Here, we demonstrate the possibility to engineer EVs with scFvs and provide experimental evidence supporting the idea that EV-incorporated scFvs can be functional in bystander cells.
Materials And Methods
The previously described ORF coding for the anti-HPV16-E7 43M2 scFv13,14 was PCR-amplified using primers including Apa I (forward: 5ʹ GGCCGGGCCCATGGCCGAGGTGCAGCTGGTGG 3ʹ) and Acc I (reverse: 5ʹ CCGGGTCTACCTACTTGTCATCGTCGTCCTTGTAG 3ʹ) restriction sites. The PCR product was then inserted in Apa I/Acc I digested pTarget-Nefmut expression vector10 to generate an in frame Nefmut-43M2 scFv ORF. The ORF coding for the anti-glucose oxidase from Aspergillus niger15 was PCR-amplified from the previously described expression vector using primers including Apa I (forward: 5ʹ ATTGGGCCCGCCATGGCCGAG 3ʹ) and Sal I (reverse: 5ʹ ATTGTCGACCTACTAATGGTGATG 3ʹ) restriction sites, and cloned in Apa I/Sal I restriction sites of pTarget-Nefmut to generate an in frame Nefmut/GO scFv ORF. All restriction enzymes were from New England Biolabs. A flag tag was inserted at the C-terminus of both Nefmut-based scFvs. The DNA vector expressing HPV16-E7 fused to the red fluorescent protein was kindly provided by David Pim, ICGEB, Trieste. The pcDNA3 vector expressing a HPV16-E7 coded by a nucleotide sequence optimized as previously described16 and 6×His tag flagged at its C-terminus was obtained as a synthesis product from Eurofins. The DNA vectors expressing Nefmut and sg25GFP have been already described.8,9
Cell Cultures, Co-Cultures, And Transfections
HEK293T (ATCC, CRL-11268), SiHa (ATCC HTB-35), HeLa (ATCC, CCL-2), and TC-1 (a generous gift of prof. Wu, Johns Hopkins Medical Institutes, Baltimore, MD) cells were grown in 10% heat-inactivated fetal calf serum (FCS)-supplemented Dulbecco’s modiﬁed Eagle’s (DMEM, Sigma). Transwell co-cultures were carried out in 6-well plates using Cell Culture Insert Falcon Membrane (25 mm diameter, 0.4 µm pore size, Becton Dickinson). Transfection assays were carried out by the Lipofectamine 2000-based method (Invitrogen, Thermo Fisher Scientific), which, with the exception of HEK293T cells, was performed by adding liposomes to freshly trypsinized cells. In detail, for a 10 cm diameter dish, 5×106 cells were seeded the day before transfection in medium without antibiotics. The day of transfection, the medium volume was brought to 9 mL, and 1 mL of transfection mix (i.e., 20 μL of Lipofectamine plus 30 μg of DNA in DMEM) was added after 20 mins incubation at room temperature. After additional 24 hrs, the medium was replaced.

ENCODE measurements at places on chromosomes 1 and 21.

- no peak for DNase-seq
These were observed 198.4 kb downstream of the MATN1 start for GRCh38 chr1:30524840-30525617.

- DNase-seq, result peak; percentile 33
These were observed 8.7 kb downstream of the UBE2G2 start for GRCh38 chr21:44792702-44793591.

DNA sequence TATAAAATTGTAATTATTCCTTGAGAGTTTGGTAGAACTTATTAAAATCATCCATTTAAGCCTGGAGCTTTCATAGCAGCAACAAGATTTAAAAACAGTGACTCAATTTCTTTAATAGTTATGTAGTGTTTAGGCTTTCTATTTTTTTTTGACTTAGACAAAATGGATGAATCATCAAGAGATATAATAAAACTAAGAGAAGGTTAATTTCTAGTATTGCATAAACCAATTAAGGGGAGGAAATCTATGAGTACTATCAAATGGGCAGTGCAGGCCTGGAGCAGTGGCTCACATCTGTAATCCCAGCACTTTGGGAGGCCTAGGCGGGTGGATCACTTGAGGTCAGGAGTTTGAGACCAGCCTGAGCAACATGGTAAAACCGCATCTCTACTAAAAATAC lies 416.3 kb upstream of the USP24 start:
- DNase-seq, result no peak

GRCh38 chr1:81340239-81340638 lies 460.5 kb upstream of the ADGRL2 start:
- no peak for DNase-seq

Exosome Isolation And Titration
Twenty-four hours after HEK293T cell transfection, cultures switched to fresh complete medium containing 5% exosome-deprived FCS, which was obtained after ultracentrifugation at 70,000 × g, 3 hrs at 4°C. Cell supernatants were harvested from 48 to 72 hrs after transfection and centrifuged at 500 × g for 10 mins. Clarified supernatants were therefore processed for exosome purification by differential centrifugations as previously described.17 Briefly, supernatants underwent a first ultracentrifugation at 10,000 × g for 30 mins at 4°C, followed by 0.22 μm pore-size filtration. Supernatants were then ultracentrifuged at 70,000 × g for 2.5 hrs at 4°C. Pelleted vesicles were washed with phosphate-buffered saline (PBS), and ultracentrifuged again at 70,000 × g for 1 hr at 4°C. Pellets were finally resuspended in either DMEM (1:200 of the initial supernatant volume) or 0.1% Triton-X100 TNE (1:300 of the initial volume).